After the walk, we went for pancakes at My Old Dutch just off of High Street Kensington. I do love a good pancake. Henry had to stay sat in his pushchair as there didn’t appear to be high chairs but he didn’t seem to mind. There are quite a lot of family friendly restaurants around including a great food court upstairs in Whole Foods.

The last stop on today’s tour was the Design Museum. Alex and I used to visit the Design Museum at its previous location quite a lot and the new building is fantastic – beautiful and very photogenic. We went to an exhibition called Fear and Love: Reactions to a Complex World. The exhibition has art that responds to modern themes such as online dating and robotics. Henry enjoyed meeting a robot, well for a little bit and then it moved a bit to quickly and startled him.

The main exhibition space is split up into 3 sections. Designer, Maker, User which is a good way to split up the museum’s collection with relevant sections that look at different influences and parts of the design process.

The museum has baby change facilities and lifts to all floors. There is not a lot of seating that is discreet for feeding, I’d rather not sit at an activity table for instance but as the weather was nice we sat in the park and I fed Henry after our visit. Unfortunately, the nearest tube stop is High Street Kensington which is not step free so we used buses as we had the pushchair.

Another great day out exploring London I’d say!

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A TO Z | London

C is for . . . Canal Museum, Canal Walks and Camley Street Natural Park

By on April 3, 2017

Continuing on with the A to Z of family friendly activities in London we have the letter C.

It was my turn to choose the activities again, and I love a small niche museum, so the London Canal Museum was a perfect start! The canal museum is a short walk from King’s Cross station which is wonderfully accessible so perfect for the day out. The museum itself is quite small, set across 2 floors with lifts to each section of the museum as well as toilets on both floors including an accessible toilet and baby change. There is also a small bit of outside space that is accessible through the back of the museum. The Canal Museum does what it says on the tin – it charts the history of the canals across Britain with a focus on London canals. It also looks at different types of canal boats, how locks work and the use of horses in canal work. The building used to house an ice warehouse so there is a deep ice storage well and an exhibition about Carlo Gatti the ice cream maker that used the ice. Unfortunately, the museum was lacking an ice cream parlour, shame! For those of you with kids a bit older than Henry, there is a small activity nook with books and crafts and a couple of small interactive exhibits and a canal boat to explore.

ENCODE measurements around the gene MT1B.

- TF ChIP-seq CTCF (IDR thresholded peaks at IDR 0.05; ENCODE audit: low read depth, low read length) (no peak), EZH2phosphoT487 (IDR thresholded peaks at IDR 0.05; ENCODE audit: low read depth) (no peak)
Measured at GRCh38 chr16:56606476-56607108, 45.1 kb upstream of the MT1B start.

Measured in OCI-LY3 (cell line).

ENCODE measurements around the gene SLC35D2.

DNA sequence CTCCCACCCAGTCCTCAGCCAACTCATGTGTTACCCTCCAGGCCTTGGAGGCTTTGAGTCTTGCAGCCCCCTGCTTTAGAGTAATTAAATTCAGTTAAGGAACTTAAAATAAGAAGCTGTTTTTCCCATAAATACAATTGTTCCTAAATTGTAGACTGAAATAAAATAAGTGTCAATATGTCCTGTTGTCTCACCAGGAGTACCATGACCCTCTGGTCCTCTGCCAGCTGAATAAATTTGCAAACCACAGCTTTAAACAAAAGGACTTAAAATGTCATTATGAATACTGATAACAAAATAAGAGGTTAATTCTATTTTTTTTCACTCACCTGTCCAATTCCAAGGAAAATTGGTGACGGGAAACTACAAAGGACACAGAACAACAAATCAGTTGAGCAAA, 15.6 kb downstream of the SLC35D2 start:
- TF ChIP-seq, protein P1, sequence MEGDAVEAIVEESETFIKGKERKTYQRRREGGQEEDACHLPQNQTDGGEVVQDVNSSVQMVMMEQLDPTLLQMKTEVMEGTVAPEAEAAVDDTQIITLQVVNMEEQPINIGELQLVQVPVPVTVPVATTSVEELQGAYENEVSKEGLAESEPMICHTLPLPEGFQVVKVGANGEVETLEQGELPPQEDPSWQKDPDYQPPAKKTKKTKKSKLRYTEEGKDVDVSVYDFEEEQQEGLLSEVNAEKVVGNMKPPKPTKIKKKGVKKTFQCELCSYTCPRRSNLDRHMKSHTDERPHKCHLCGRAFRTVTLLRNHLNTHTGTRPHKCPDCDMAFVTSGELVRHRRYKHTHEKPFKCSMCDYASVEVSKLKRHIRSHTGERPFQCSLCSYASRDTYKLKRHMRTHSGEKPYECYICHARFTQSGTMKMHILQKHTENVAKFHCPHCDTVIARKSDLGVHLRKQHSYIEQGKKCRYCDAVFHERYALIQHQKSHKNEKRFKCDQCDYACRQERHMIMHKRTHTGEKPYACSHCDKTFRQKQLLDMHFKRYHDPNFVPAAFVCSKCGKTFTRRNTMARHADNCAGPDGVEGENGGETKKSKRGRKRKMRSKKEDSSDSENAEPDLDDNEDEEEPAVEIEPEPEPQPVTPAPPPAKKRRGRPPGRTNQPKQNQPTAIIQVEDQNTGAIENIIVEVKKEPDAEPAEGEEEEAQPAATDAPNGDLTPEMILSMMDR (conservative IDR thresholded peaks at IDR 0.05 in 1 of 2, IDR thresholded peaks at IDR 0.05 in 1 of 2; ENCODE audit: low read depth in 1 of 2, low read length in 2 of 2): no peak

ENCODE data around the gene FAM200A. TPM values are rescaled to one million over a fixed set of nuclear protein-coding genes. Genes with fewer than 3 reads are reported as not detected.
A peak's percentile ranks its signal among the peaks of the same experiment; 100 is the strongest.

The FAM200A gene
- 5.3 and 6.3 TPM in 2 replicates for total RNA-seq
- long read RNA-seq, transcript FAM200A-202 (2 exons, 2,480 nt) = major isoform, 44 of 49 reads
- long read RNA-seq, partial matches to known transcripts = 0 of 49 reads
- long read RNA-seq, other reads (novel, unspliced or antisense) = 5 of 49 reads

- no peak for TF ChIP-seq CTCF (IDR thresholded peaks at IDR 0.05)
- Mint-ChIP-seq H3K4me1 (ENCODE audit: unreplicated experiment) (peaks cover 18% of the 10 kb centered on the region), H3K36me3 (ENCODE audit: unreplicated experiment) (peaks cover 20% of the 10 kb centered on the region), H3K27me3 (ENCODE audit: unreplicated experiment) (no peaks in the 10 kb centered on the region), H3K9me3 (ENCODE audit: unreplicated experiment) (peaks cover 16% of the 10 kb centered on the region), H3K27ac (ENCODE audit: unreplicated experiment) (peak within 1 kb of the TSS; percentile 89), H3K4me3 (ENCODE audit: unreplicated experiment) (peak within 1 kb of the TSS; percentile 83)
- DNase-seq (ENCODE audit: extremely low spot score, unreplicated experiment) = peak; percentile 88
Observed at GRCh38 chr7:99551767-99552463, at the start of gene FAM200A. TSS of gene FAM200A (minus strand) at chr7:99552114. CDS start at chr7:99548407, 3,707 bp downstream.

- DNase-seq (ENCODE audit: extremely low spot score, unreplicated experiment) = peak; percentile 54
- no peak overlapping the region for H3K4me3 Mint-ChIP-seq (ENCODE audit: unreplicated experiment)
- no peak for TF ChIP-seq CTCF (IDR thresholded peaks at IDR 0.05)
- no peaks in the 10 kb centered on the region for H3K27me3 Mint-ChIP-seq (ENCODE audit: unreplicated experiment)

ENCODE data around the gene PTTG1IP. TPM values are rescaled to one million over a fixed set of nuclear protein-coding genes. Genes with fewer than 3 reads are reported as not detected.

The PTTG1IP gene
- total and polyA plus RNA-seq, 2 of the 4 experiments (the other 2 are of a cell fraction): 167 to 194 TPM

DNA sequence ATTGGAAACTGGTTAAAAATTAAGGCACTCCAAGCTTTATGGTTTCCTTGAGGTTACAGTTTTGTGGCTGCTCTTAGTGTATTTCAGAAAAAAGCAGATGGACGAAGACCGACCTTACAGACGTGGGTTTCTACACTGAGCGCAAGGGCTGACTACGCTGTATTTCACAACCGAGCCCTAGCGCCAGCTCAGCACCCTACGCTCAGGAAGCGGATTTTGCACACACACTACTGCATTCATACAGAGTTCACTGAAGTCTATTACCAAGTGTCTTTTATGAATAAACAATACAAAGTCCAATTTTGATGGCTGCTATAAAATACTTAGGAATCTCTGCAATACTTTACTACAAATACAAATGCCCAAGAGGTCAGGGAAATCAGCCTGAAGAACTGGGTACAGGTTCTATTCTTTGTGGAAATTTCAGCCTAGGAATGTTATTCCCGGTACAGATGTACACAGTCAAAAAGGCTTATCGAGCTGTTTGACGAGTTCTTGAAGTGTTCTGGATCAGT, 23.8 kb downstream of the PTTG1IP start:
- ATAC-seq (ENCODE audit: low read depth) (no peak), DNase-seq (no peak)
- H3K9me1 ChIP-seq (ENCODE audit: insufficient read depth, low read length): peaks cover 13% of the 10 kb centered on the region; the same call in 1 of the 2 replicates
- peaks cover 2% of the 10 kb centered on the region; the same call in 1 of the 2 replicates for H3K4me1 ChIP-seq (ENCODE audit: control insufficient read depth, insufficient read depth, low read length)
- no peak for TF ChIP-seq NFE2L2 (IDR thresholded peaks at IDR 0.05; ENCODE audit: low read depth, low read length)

Before we had Henry, Alex (the husband) and I used to go on a lot of guided London walks. I’m not from London so any exploring to be done is very exciting for me. We like a good self-led walk using a book, so I found a book of guided walks of London’s waterways in the library that was perfect. (Incidentally, I have been using the library since Henry was born, I’m starting to fall in love with local libraries!) The book had a walk that started at King’s Cross which went past the museum and then continued on along the canal. The canal route was accessible and in the sunny weather was perfect for a stroll to get Henry to sleep, just a shame he decided it wasn’t! We made it to Granary Square and the tiered seating by the canal. This was a good place to sit and feed Henry but our walk was slightly scuppered because at the moment there are some works going on so you can’t continue further along the canal.

We took this as a sign and stopped for lunch. There are lots of restaurants around Granary Square but they were all very busy and not great for pushchairs. There is however a giant Waitrose – so a supermarket picnic and a free coffee it was. Lots of places to sit in the sunshine as Henry finally had a nap.

After lunch we walked around the corner to Camley Street Natural Park. A small oasis of nature next to the railway line. It has a short part-accessible walkway around the park which contains a pond, wildflower meadow and lots of insect habitats. There are also lots of activities for the little ones. There is a short trail with clues, a mini beat hunting area and you can also go pond dipping. The path is wood chipped so quite bumpy for the pushchair but Henry slept through it so it can’t be that bad. There is a toilet there as well but no baby change facilities. It’s great and amazing to step into this area of nature so close to King’s Cross.